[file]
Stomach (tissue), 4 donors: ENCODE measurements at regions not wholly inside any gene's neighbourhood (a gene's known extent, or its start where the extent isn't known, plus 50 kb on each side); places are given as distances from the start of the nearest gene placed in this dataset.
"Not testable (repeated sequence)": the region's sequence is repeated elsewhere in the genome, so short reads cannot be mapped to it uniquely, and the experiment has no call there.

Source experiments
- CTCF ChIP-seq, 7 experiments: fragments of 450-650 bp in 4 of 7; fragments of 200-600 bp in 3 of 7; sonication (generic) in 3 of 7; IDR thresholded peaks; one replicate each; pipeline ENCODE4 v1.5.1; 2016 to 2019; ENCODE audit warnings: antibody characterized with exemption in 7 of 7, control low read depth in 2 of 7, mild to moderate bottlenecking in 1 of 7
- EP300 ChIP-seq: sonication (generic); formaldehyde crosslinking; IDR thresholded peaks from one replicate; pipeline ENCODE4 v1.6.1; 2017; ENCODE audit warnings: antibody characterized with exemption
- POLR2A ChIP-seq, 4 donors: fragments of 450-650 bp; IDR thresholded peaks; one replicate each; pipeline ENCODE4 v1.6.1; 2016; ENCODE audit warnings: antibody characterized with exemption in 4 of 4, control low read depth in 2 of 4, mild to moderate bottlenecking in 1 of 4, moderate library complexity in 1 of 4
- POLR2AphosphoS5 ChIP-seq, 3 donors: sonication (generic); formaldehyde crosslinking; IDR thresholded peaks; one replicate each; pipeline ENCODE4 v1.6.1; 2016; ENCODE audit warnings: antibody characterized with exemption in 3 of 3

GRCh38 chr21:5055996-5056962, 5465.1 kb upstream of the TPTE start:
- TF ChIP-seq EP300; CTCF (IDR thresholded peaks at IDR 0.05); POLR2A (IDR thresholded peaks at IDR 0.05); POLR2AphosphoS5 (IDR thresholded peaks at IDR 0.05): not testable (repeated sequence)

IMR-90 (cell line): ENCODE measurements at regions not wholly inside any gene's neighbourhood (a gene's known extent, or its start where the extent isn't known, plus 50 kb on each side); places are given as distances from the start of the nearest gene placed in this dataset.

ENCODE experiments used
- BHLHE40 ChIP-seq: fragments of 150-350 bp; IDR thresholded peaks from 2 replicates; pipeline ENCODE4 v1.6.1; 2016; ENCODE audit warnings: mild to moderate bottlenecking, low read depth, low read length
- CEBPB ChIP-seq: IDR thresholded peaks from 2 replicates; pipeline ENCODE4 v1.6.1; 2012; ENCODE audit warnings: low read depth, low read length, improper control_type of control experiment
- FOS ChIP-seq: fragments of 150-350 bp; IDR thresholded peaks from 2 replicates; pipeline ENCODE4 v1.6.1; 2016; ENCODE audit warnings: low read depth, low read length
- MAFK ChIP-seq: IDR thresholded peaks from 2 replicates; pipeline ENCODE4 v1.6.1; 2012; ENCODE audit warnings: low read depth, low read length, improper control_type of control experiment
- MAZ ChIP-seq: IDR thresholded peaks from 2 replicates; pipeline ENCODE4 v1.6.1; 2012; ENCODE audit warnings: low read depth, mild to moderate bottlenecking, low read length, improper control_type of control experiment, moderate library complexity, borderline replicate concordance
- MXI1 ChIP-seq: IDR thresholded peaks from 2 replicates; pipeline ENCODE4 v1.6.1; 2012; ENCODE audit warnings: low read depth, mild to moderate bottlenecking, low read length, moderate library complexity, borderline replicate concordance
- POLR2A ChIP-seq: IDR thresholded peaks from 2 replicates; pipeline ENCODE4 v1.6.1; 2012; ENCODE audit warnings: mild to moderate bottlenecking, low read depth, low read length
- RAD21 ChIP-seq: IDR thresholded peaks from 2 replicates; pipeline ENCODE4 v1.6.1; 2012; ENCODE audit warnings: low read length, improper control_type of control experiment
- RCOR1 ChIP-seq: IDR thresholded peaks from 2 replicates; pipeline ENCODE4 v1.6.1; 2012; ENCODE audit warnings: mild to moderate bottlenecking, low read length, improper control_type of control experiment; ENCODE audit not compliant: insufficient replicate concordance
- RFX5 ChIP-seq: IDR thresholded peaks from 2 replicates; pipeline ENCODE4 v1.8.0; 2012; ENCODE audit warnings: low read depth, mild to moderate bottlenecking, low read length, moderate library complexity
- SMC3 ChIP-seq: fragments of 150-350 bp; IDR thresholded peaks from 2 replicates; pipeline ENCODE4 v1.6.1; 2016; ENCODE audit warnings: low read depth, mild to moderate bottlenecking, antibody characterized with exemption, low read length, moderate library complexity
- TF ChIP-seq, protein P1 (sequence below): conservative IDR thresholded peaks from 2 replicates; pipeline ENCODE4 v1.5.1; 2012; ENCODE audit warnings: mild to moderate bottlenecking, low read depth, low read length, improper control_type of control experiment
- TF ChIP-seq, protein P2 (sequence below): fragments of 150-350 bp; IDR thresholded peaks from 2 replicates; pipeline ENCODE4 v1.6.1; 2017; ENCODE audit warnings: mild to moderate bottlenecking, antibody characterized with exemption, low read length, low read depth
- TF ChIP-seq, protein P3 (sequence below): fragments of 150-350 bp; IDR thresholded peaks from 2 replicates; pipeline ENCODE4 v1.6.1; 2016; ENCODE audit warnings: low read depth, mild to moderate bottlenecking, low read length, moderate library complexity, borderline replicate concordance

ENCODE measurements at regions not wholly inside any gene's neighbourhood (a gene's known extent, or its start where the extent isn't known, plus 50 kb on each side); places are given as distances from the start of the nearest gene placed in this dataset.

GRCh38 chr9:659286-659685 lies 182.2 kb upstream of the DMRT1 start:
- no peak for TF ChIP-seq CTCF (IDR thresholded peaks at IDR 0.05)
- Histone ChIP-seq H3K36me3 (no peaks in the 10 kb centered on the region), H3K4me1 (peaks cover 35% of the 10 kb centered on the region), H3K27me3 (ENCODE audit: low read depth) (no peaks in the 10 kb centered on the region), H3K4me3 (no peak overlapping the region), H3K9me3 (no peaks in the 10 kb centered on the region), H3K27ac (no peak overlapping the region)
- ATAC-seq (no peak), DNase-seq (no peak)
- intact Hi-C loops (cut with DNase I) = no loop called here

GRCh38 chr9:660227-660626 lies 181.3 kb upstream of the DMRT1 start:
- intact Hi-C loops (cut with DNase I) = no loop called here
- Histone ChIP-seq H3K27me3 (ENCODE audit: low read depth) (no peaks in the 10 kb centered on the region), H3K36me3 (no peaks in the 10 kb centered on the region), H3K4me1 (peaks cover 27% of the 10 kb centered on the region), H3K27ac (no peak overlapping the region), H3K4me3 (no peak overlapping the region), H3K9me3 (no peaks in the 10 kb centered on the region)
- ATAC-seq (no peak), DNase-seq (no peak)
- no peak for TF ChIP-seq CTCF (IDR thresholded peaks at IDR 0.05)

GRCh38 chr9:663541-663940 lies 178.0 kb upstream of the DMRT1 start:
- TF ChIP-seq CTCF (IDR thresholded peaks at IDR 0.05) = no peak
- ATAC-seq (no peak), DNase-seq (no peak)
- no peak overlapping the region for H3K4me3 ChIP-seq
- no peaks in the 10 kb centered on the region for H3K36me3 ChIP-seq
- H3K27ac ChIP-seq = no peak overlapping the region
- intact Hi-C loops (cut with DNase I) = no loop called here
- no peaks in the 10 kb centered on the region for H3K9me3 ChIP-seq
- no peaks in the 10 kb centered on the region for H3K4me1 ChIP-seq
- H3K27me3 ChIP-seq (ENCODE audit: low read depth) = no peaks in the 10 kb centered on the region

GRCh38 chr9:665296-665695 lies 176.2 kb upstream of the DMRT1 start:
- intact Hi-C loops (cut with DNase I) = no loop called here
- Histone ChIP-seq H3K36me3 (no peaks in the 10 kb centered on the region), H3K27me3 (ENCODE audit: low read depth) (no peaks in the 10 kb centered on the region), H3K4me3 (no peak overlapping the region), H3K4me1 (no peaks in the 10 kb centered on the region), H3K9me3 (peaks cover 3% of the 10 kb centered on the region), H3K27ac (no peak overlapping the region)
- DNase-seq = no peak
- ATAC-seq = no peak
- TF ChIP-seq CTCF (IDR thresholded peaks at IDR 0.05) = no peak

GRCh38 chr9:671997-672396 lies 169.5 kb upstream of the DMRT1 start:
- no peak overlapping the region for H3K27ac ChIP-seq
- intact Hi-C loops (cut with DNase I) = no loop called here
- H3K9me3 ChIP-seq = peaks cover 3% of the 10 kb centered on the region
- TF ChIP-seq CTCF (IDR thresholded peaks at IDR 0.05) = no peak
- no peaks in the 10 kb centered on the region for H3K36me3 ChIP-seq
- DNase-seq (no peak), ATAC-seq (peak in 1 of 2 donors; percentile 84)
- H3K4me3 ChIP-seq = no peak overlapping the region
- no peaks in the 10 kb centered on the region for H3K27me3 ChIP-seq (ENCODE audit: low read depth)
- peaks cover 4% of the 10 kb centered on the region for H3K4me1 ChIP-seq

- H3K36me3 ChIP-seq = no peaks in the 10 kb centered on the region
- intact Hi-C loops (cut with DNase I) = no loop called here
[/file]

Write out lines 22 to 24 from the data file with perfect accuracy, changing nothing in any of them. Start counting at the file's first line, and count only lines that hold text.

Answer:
- SMC3 ChIP-seq: fragments of 150-350 bp; IDR thresholded peaks from 2 replicates; pipeline ENCODE4 v1.6.1; 2016; ENCODE audit warnings: low read depth, mild to moderate bottlenecking, antibody characterized with exemption, low read length, moderate library complexity
- TF ChIP-seq, protein P1 (sequence below): conservative IDR thresholded peaks from 2 replicates; pipeline ENCODE4 v1.5.1; 2012; ENCODE audit warnings: mild to moderate bottlenecking, low read depth, low read length, improper control_type of control experiment
- TF ChIP-seq, protein P2 (sequence below): fragments of 150-350 bp; IDR thresholded peaks from 2 replicates; pipeline ENCODE4 v1.6.1; 2017; ENCODE audit warnings: mild to moderate bottlenecking, antibody characterized with exemption, low read length, low read depth